With the next Commonwealth Games set for the Gold Coast, Australia in 2018, CGE is looking to “use its assets” to bring partners on board, Nick Evans, head of commercial at CGE, told Marketing Week.
“We want to build a winning England movement,” Evans said.
“We are trying to harness all that was good about Glasgow and build a commercial family that will be crucial to the long term success of Team England, both for Gold Coast 2018 and the next games in 2022.”
He said London 2012 “raised the bar in terms of interest in multi-sport games, participation, commercial activation and of course public interest”.
“It was in many ways a game changer,” he said, adding that the home-based Olympics “transformed” the Commonwealth Games, which became the fifth largest global sporting tournament after what he calls “a tough few years”.
“The whole experience and occasion really put the games back on the map,” he added.
“It really was an excellent opportunity to build the brand, increase digital reach and of course develop assets that future sponsors want to work with and be part of.”
However, the success has also brought its own challenges.
“We have to work hard as a property,” Evans said. “We don’t have an event every month or year.”
Losing the home advantage
While the home games in Glasgow captured the public’s attention, with an elevated “commercial activation and income” according to Evans, CGE is now facing pressure as it prepares for the Gold Coast.
“We will not enjoy the benefits a quasi ‘Home Games’ brings,” he said. “It will be challenging. We have to be realistic but also creative.”
Plans involve digital activation, as with CGE’s 17 sports and 400 athletes its social media reach is over 10 million.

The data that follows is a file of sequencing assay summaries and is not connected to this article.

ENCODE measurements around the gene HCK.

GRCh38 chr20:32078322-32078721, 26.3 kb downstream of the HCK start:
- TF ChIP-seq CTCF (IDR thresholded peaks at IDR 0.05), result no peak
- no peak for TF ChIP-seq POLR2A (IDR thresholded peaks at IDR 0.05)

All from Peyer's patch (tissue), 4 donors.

“We will have to work double hard in order to capture the public’s imagination and interest,” he added. “The Australia v England ‘revenge games’ are always an interesting narrative and will undoubtedly stir the public’s interest.”
He says CHE also plans to drive as much interest as possible through its commercial partners, which are as important as ever.
“The level of investment required in order to provide the athletes and team with all the facilities and support and preparation since 2012 is demanding,” he added.
Using athletes as assets to attract sponsors
Last month CGE announced its first 2018 partner, IT firm CGI, which will look after IT and outsourcing for Team England, Team Wales and Team Scotland annually as well as during the Gold Coast Games. CGI will also help fund a number of its athletes both in 2018 and at the Youth Games in 2017.
The partnership is also a chance for CGE to use its assets that “cross over into the world of business”, with plans to encourage CGI’s staff to develop healthier lifestyles by providing access to athletes, sports, coaches and nutrition experts.
“Staff engagement is one of our key benefits we can help deliver to our commercial partners – through our access to many of England’s most admired athletes,” Evans said. “Hopefully it will show the marketplace that three years out we’re not about 2018. It’s about building an England movement.”
CGE has also announced STA travel as its official travel partner and recently announced a deal with Grange Hotels.
“We’re looking at a potential principal partner with naming rights, like O2 has with rugby, but we have restrictions, like Team GB, around logos on the field of play or on competition wear,” Evans said. “We’re working with Scotland and Wales to do a UK-wide home nations sponsor.”
CGE is currently in discussions about a kit partnership, may bring in a “specific youth partner”, and sees opportunities in potential partnerships with insurance, foreign exchange, telecoms and swimwear brands.
Launching a long-term vision
As it searches for a new CEO, Evans says CGE will lay out a long-term vision for the organisation in early Autumn.
“We want to use the games, the sports and athletes and what we stand for as a higher purpose for good,” he says.